Air Canada Stock – Why Did Air Canada (TSX:AC) Just Plunge 22%? When Will the Pain End?
Don’t look now, but Air Canada (TSX:AC) stock looks to be nosediving, with shares plunging as low as 22% from its March 2021 high just shy of $30 to its April 2021 low of $23 and change. With COVID-19 cases surging in Canada and numerous other parts of the world, the airlines could be at risk of further turbulence. Although the bulls see the light at the end of the tunnel in the summer peak travel season, which could meet the pent-up demand built over the winter and spring months, I think Air Canada stock is at risk of missing out due to the slow vaccine rollout.
Undoubtedly, the U.S. domestic airlines look to be in far better shape, with a rapid vaccine rollout south of the border (they even have some vaccines to spare for Canada). But with uncertainty regarding whether or not we’ll have future waves of lockdowns after this third one, I think it’d be a wise idea to be dollar-cost-average into a full position in Air Canada stock if you’re so keen on getting in on the top COVID-19 reopening play.
Air Canada stock: The bull and the bear case. Which is likelier?
There are many bulls and bears on the stock right now. In the bull camp, you’ve got people who think the third wave will be the last, with a summertime season of relief and a smooth road to normalcy thereafter. In the bear camp, you’ve got people who think the insidious variants of concern will advance in the race against vaccines and boosters.
There are arguments for both sides. But I think the investors who will stand to make money from Air Canada stock are those who have realistic recovery expectations. Sure, if COVID-19 is conquered faster than expected, we could see the stock blast off past the $40 mark, the highest analyst price target on Air Canada stock right now. On the flip side, if the pandemic drags into 2022 and Air Canada needs further government financial relief, the stock could plunge to the teens or even the single digits if things get really bad.
Personally, I think the bull and bear cases are low-probability events. Although such scenarios do hold the greatest rewards or penalties. I’m sure you’ve read the everything-or-zero headlines. While Air Canada stock does have an options-like risk/reward, I don’t think investors should view the stock as a company that’ll either soar or implode to zero.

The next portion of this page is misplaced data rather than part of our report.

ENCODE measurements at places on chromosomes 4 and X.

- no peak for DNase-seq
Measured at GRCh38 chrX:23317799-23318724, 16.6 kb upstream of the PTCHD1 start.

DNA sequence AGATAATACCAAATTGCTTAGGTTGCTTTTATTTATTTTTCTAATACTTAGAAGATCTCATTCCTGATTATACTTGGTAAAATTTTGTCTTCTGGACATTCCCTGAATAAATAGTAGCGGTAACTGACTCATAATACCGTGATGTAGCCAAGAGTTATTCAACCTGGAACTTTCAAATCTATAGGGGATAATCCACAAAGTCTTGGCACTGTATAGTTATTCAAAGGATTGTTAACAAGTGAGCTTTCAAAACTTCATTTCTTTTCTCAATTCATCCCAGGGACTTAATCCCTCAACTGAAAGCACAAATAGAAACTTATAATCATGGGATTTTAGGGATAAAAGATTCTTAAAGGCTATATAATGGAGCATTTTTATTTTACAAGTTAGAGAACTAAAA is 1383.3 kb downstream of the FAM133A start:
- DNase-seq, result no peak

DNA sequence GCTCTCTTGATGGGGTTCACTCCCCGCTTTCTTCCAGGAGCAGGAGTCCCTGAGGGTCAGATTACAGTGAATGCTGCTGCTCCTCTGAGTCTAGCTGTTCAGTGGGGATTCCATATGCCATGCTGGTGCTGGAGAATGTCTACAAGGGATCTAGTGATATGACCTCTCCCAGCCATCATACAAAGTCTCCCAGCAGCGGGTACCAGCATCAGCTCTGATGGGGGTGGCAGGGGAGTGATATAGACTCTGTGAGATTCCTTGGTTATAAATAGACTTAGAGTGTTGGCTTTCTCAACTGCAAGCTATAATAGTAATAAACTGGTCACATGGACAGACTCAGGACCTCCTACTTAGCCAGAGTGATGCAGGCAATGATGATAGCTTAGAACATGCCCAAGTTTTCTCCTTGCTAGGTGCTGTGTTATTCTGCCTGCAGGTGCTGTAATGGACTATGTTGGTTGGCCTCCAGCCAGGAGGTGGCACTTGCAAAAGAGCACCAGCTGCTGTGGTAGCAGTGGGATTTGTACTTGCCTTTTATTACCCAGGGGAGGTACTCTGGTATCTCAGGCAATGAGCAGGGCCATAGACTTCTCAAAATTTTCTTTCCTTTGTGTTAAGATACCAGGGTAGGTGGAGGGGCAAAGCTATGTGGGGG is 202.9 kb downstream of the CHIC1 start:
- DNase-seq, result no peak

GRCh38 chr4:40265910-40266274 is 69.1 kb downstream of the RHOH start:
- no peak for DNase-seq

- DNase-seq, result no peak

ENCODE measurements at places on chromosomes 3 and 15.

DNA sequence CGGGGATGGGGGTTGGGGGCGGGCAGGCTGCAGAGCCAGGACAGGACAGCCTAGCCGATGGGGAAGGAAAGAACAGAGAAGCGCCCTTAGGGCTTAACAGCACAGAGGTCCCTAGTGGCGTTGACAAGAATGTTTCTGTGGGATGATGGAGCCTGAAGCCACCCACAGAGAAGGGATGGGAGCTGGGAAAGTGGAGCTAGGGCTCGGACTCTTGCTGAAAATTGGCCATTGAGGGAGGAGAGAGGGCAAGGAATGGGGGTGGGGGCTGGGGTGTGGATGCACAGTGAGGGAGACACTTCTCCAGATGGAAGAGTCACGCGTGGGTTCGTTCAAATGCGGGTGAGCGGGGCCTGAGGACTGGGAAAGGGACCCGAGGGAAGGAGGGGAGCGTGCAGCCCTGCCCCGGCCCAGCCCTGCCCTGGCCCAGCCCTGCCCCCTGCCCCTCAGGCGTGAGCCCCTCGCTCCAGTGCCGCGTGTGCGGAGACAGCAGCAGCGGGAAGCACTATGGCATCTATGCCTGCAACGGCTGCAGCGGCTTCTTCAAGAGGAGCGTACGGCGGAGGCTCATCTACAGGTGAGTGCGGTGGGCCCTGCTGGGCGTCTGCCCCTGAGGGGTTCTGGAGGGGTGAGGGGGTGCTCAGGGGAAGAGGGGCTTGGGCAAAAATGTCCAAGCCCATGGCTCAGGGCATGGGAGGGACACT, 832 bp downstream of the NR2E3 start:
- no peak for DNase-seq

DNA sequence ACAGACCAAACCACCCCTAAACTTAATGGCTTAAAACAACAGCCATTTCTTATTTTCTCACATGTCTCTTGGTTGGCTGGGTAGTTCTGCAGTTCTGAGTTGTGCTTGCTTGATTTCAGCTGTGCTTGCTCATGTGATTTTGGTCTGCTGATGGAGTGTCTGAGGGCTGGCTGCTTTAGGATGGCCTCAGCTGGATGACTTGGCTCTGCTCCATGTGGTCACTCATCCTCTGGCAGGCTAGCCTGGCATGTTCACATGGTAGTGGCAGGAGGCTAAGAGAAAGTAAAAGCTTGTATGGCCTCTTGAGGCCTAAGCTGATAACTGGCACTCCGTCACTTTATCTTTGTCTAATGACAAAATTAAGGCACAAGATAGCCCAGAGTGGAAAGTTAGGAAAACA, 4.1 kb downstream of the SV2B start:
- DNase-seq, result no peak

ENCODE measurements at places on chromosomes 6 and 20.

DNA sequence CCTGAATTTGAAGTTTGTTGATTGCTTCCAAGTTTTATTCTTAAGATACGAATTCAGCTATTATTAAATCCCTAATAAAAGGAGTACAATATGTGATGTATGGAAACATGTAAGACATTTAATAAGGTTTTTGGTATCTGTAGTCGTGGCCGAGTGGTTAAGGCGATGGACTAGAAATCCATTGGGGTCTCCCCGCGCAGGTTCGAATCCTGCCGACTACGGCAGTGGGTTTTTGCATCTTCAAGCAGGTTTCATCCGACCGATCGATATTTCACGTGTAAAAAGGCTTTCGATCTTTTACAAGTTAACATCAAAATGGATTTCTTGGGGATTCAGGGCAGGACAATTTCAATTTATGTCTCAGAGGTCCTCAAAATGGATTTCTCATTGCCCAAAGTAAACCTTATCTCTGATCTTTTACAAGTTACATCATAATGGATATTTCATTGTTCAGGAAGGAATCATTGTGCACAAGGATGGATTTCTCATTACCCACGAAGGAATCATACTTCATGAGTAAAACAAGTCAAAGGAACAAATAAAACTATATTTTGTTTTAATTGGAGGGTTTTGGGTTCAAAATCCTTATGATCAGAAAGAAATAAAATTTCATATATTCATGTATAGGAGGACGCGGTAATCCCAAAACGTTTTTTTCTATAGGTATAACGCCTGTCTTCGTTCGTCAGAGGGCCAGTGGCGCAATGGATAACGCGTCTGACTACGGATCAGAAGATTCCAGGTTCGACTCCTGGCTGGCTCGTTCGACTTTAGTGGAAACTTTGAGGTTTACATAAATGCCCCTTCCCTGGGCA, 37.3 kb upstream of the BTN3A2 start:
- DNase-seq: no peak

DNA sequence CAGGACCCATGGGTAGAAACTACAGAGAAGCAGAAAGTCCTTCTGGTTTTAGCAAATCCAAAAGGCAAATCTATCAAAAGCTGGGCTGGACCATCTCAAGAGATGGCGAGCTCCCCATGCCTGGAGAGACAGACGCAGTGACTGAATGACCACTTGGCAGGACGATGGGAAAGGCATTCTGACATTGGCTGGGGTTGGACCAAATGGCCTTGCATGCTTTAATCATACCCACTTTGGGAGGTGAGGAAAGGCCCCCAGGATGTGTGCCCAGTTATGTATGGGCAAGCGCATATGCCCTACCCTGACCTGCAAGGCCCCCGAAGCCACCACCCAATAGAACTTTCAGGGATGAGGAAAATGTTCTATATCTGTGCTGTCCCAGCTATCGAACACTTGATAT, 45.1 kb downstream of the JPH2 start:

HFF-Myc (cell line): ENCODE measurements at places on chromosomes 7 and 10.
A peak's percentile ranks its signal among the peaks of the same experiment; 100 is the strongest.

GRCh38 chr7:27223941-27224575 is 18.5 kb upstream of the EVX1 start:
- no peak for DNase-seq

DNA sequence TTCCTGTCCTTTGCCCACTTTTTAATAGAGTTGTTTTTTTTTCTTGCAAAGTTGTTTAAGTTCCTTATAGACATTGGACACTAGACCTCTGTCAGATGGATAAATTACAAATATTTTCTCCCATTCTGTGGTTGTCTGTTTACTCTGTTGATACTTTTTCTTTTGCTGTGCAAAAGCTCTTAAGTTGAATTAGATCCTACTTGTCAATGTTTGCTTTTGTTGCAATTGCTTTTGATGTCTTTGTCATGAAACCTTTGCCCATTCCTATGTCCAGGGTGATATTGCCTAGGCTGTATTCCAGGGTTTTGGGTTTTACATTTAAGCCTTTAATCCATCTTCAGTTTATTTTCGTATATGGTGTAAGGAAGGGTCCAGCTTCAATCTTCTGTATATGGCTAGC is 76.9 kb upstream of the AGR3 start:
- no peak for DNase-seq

Fortunately for the bulls, I don’t think there’s a chance that the federal government will let its top airline crash to $0. It’ll probably be there with a new round of financial relief once the balance sheet runs dry. The latest round of relief includes a sizeable investment from the government of Canada with a basis around the $23 mark. Could the next round of relief come with strings attached? I wouldn’t rule it out. With higher risk comes the need to offer a sweetheart deal.
Air Canada stock is plunging on its latest round of relief from Ottawa and soaring COVID-19 cases. Is this plunge a buying opportunity or the start of a meltdown? I think it’s a great long-term buying opportunity. However, in the near term, I expect the stock is at high risk of plunging to $20, with perhaps a brief moment in the $19 level, as the bad news continues flowing in.
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This article represents the opinion of the writer, who may disagree with the “official” recommendation position of a Fintech Zoom premium service or advisor. We’re Motley! Questioning an investing thesis — even one of our own — helps us all think critically about investing and make decisions that help us become smarter, happier, and richer, so we sometimes publish articles that may not be in line with recommendations, rankings or other content.
Fool contributor Joey Frenette has no position in any of the stocks mentioned.